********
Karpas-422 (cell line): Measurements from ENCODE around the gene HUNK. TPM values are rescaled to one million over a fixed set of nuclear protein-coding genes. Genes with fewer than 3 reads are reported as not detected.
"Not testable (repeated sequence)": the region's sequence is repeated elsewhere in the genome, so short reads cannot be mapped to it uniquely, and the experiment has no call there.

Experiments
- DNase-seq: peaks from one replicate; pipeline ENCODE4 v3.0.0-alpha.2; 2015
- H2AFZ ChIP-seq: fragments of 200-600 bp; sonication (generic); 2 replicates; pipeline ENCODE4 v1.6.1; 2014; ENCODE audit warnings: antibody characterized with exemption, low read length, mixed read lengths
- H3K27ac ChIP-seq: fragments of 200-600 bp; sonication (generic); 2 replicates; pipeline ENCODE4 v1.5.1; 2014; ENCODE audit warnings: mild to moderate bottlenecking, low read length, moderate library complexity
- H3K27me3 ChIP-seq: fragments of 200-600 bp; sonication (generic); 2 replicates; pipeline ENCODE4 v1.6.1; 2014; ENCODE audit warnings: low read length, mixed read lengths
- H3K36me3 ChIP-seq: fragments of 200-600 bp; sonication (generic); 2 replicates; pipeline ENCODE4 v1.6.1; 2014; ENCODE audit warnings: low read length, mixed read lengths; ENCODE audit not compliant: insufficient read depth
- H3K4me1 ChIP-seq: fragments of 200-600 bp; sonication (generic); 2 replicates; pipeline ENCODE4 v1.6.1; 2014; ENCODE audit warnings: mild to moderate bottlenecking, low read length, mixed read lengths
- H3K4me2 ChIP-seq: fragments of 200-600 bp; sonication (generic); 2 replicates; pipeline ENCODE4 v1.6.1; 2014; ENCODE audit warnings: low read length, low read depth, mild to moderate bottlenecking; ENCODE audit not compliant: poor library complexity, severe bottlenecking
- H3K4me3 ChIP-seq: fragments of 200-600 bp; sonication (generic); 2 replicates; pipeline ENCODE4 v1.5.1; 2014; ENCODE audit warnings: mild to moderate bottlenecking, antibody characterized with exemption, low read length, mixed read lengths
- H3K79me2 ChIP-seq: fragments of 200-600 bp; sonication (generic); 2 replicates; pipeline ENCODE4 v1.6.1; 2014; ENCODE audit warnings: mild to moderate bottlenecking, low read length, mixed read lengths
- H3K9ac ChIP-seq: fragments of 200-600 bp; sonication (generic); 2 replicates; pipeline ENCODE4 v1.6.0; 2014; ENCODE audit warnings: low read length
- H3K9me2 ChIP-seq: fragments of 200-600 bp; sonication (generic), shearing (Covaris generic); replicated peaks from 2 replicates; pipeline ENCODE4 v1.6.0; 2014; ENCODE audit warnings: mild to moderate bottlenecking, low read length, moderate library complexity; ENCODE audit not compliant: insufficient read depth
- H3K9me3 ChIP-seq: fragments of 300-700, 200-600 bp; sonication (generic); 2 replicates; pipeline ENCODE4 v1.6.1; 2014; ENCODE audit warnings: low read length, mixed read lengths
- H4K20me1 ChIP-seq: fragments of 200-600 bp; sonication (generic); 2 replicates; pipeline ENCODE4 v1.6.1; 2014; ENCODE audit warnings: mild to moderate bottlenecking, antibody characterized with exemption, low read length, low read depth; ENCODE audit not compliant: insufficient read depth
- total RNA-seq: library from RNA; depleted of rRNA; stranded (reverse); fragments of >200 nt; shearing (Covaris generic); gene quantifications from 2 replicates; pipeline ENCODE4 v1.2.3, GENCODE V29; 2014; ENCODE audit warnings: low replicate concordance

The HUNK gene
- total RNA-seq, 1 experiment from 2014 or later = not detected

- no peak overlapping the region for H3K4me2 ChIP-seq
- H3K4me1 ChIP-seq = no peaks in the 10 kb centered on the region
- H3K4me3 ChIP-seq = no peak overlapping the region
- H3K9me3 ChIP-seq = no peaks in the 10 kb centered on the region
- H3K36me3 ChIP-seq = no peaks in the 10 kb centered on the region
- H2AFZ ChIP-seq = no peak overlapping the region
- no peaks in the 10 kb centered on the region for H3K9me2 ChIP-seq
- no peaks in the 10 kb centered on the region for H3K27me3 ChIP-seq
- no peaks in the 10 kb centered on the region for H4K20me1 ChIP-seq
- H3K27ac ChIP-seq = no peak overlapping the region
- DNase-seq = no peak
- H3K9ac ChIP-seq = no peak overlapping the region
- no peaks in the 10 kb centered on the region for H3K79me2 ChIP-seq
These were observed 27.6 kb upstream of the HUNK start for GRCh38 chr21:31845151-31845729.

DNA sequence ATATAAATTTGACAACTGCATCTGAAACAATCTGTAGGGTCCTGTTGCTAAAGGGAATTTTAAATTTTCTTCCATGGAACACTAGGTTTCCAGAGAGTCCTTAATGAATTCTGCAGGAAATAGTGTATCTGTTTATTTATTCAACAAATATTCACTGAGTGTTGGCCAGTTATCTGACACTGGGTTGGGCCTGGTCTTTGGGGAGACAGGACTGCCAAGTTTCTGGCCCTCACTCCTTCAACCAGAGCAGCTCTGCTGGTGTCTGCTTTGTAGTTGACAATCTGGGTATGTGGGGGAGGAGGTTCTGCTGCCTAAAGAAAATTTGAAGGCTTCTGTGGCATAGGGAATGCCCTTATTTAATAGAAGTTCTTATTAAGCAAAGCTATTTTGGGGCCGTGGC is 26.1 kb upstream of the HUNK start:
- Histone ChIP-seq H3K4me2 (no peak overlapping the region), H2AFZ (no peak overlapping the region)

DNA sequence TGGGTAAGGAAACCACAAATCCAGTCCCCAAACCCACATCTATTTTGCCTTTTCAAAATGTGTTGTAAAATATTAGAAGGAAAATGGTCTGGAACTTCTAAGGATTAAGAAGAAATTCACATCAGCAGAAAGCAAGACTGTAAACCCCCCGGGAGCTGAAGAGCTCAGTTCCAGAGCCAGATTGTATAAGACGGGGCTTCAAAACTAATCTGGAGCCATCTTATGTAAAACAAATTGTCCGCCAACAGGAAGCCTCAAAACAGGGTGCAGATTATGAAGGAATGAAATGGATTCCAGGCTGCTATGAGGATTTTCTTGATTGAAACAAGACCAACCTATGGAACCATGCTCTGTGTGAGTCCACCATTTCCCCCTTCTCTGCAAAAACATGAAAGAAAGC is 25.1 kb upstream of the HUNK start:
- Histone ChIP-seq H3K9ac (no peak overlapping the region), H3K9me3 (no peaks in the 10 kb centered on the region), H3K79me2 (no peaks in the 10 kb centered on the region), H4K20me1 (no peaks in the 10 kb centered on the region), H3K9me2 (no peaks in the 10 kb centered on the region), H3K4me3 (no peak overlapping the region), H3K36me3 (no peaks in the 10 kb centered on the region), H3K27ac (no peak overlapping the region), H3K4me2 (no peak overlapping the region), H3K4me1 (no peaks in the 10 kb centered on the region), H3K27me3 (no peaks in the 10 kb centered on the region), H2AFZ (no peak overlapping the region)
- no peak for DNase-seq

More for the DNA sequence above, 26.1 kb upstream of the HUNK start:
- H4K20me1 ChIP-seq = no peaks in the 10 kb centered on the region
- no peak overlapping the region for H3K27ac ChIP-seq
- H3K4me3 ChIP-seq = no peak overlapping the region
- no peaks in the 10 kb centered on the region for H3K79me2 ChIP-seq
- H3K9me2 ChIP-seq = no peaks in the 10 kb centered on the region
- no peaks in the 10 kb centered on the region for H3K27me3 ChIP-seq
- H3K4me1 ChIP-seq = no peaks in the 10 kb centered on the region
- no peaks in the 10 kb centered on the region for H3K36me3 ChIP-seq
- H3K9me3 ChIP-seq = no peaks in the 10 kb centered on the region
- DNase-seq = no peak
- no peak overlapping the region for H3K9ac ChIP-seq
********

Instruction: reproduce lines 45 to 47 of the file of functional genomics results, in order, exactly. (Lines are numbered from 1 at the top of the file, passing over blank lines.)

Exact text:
- no peaks in the 10 kb centered on the region for H3K27me3 ChIP-seq
- H3K4me1 ChIP-seq = no peaks in the 10 kb centered on the region
- no peaks in the 10 kb centered on the region for H3K36me3 ChIP-seq